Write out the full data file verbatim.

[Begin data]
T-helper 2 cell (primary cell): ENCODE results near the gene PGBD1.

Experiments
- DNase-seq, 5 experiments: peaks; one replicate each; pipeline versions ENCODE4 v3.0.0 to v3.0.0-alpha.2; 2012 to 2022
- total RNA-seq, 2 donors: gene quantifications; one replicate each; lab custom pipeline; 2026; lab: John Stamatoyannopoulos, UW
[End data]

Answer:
T-helper 2 cell (primary cell): ENCODE results near the gene PGBD1.

Experiments
- DNase-seq, 5 experiments: peaks; one replicate each; pipeline versions ENCODE4 v3.0.0 to v3.0.0-alpha.2; 2012 to 2022
- total RNA-seq, 2 donors: gene quantifications; one replicate each; lab custom pipeline; 2026; lab: John Stamatoyannopoulos, UW